Well, we stayed in the Atelier a very long time, looking, considering, discussing, marvelling.  This painter has a most remarkably restrained manner of working, and this has an effect of stilling a viewer into a thoughtful and contemplative state. Lucky has a preference for more visceral painterliness in handling materials, more energy, greater abandon. Barb, on the other hand has a liking for measured control in working with paint – a slow, dreamlike manner of constructing images.  The result of their differing predelictions was a really thoughtful discussion, to which the gallery attendant paid close attention, and during which the gallery owner paused beside us to listen to,  a satisfied smile on his face.

My eye was sore, but, so what, pleasure of seeing this remarkable body of work made me forget discomfort.  The stimulating discussions among us had been most satisfactory. Barb and Lucky grasped my elbows and led me to the Alliance Francaise restaurant, where we ate light lunch and continued our discussion, most happily.

On the way home, driving through Friday afternoon rush-hour, I lounged in the backseat with eyes closed and listened to the continuing conversation between Lucky and Barb, most gratified that they had so much enjoyed this outing. And I had got my necessary Art Fix, which was worth two days of anticipated eye discomfort.

Thanks so much, you two gems, Barb and Lucky, for providing and sharing this marvellous gallery hop!

You can see Robert Young’s work in this show at :     Enjoy!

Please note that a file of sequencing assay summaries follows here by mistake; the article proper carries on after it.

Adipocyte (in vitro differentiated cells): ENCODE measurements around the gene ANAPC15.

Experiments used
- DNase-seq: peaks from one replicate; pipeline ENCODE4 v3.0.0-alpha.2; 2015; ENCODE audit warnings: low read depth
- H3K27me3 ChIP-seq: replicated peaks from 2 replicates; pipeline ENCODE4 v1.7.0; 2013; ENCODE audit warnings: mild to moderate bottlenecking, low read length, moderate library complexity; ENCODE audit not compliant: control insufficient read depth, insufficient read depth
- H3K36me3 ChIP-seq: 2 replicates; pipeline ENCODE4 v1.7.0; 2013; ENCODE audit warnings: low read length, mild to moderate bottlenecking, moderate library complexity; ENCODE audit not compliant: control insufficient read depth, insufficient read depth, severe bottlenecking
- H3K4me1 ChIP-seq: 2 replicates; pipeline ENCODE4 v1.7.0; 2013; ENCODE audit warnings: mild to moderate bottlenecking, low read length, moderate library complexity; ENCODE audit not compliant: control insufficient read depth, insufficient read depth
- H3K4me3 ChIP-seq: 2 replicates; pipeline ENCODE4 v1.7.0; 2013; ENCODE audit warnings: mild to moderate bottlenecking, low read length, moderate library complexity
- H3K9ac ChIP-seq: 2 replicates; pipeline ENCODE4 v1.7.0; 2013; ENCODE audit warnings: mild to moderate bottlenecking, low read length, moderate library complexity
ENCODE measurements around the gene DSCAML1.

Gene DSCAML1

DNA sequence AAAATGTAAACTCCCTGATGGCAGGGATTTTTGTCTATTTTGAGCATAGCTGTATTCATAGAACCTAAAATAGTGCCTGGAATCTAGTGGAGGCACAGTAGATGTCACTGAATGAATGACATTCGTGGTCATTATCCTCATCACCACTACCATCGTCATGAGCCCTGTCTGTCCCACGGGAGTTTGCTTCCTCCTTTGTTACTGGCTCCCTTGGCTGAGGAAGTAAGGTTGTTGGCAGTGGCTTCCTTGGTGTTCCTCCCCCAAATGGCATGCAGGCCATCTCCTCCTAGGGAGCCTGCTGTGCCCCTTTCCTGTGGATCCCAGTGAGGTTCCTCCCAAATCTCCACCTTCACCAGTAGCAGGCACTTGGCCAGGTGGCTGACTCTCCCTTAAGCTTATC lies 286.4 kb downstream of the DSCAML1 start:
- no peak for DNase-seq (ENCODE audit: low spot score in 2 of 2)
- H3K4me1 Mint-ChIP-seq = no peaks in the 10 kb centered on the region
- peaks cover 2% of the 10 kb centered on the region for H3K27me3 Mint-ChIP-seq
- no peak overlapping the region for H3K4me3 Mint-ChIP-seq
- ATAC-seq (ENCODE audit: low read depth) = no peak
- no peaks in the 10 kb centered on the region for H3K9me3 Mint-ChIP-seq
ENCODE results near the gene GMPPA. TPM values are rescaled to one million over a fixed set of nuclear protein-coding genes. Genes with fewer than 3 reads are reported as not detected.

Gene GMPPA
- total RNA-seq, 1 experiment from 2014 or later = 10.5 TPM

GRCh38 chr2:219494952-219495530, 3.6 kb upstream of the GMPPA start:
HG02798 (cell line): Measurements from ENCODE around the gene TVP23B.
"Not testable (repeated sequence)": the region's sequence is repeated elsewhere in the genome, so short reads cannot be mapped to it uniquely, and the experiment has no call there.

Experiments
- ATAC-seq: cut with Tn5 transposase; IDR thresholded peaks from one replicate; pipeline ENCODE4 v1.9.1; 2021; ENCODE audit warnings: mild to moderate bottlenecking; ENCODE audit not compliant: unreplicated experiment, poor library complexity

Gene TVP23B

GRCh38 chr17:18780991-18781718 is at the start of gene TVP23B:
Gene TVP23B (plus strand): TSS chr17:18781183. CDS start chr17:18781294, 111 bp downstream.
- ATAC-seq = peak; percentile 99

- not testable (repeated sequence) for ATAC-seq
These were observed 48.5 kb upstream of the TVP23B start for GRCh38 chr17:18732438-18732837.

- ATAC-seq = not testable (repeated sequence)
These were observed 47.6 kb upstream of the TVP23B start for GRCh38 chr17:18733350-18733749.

Laundry stories…

May 24, 2007

Degas made a series of drawings of women ironing – strong, sensitive images that show the depth of a woman’s physical engagement in such a task, of her immersion and concentration in skillfully carrying out of such a necessary mundane chore.

In my role of “Lone Arranger” I had to find a model for our Sunday afternoon sustained painting session. People seemed to be quite bored of painting a model plunked down in front of a draped cloth, looking languid and merely sitting with hands decorously and gracefully placed. Yet another “woman sitting doing nothing” scenario was one that did not make me eager to drag my easel and equipment to the hall where we did our painting. I wanted something a bit more toothy!

Our Lady of Perpetual Crisis had been sitting for me fairly regularly at home, and she was well broken in as a model. So, I posed the question to her that she consider sitting for our painting group for four weeks. “You know how you have such a love-hate relationship with laundry” I put to her, “and, especially how you absolutely loathe ironing?  How about you model for us doing ironing?” This tickled her curiosity and she agreed this might pose some challenge for the painting group, and much to my delight she agreed to be our ironing model.